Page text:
Not only the military but journalists, academics, businessmen, and even jurists are vulnerable: anyone who criticizes the AKP; champions equal rights for Turkey’s large Kurdish minority; or, still more perilous, probes the penetration of Turkish schools, universities, media, and bureaucracy by the AKP’s own “deep state” ally, a wealthy and powerful Islamist movement directed from luxurious self-exile in the U.S. by Imam Fethullah Gülen, [Prime Minister Recep Tayyip] Erdogan’s friend and mentor.
raised fears that what many critics call a creeping authoritarian streak under Mr. Erdogan could accelerate. Mr. Erdogan is not only free to reshape the military, but has a much better chance of winning constitutional changes that could alter politics here for decades.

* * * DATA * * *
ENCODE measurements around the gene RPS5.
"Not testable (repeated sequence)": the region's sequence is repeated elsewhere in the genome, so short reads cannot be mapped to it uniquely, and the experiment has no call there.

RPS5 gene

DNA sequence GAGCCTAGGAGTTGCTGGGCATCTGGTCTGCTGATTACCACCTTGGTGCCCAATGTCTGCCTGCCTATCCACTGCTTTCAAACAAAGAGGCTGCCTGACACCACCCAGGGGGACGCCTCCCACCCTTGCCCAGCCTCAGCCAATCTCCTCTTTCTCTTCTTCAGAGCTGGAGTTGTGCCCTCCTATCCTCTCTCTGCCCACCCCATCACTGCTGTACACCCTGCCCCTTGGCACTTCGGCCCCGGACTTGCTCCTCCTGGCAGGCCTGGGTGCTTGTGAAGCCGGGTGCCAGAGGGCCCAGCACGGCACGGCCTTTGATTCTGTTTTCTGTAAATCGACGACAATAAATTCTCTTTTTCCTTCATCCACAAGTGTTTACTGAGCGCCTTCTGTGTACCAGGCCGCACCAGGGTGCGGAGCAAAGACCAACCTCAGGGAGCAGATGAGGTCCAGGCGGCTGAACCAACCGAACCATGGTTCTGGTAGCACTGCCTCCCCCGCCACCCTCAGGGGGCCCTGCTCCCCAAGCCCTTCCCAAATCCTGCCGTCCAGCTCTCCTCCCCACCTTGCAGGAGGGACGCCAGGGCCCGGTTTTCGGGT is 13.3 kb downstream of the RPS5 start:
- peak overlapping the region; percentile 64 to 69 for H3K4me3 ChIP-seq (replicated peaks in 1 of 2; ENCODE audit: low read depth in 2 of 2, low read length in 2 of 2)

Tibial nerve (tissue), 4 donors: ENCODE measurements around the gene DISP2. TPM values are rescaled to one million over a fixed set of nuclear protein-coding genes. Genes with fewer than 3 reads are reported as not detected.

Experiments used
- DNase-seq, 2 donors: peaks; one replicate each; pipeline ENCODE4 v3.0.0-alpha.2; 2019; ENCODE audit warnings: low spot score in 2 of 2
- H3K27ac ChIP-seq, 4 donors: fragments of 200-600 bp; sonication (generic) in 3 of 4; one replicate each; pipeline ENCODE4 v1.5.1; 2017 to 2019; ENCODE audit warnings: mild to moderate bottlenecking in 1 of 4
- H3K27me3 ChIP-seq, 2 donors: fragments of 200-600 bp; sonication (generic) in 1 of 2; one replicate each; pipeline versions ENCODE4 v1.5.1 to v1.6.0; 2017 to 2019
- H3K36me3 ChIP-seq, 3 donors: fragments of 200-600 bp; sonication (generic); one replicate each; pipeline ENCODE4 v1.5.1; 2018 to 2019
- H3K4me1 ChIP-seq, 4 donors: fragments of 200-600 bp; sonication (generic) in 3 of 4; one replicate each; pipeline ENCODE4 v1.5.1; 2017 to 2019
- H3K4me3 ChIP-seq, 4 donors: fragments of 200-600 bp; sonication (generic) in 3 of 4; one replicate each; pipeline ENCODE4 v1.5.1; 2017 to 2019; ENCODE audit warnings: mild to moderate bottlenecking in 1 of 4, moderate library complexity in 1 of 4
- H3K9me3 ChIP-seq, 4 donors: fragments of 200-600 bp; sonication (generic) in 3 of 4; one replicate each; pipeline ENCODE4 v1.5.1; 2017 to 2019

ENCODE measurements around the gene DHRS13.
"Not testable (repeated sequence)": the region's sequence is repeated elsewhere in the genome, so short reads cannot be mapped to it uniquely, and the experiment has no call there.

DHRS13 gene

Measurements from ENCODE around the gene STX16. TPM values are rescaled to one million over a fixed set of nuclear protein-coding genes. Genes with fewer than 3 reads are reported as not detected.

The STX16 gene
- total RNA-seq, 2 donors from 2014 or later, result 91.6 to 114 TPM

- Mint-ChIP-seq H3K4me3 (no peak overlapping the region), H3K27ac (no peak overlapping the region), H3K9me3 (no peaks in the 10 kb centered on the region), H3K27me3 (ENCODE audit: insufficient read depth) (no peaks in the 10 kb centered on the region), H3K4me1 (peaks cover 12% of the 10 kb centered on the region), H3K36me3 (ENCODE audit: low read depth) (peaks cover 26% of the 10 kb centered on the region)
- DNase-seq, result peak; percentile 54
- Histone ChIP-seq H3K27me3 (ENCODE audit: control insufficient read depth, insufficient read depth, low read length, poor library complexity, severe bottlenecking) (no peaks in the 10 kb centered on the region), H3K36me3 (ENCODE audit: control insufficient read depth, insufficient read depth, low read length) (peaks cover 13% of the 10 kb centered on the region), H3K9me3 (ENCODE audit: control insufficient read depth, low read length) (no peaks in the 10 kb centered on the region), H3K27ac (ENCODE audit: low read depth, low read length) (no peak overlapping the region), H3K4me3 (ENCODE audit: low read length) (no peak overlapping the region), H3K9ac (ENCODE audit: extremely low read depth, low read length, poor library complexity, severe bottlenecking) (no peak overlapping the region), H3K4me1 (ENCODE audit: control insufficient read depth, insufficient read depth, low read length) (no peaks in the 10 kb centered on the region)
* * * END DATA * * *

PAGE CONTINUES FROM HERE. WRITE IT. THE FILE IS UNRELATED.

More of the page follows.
Even before the resignations, Mr. Erdogan had carved out a newly muscular role for Turkey in foreign policy, openly challenging the way the United States manages its two most pressing issues in the region, Iran’s nuclear program and the Israeli-Palestinian peace process. The shift has made him a hero to the Arab world, but raised questions about whether Turkey would abandon its lengthy effort to join the European Union.”
for many in aging and debt-weary Europe, Turkey’s economic renaissance poses a completely new question: who needs the other one more — Europe or Turkey?
It is an astonishing transformation for an economy that just 10 years ago had a budget deficit of 16 percent of gross domestic product and inflation of 72 percent. It is one that lies at the root of the rise to power of Mr. Erdogan, who has combined social conservatism with fiscally cautious economic policies to make his Justice and Development Party, or A.K.P., the most dominant political movement in Turkey since the early days of the republic.
So complete has this evolution been that Turkey is now closer to fulfilling the criteria for adopting the euro — if it ever does get into the European Union — than most of the troubled economies already in the euro zone.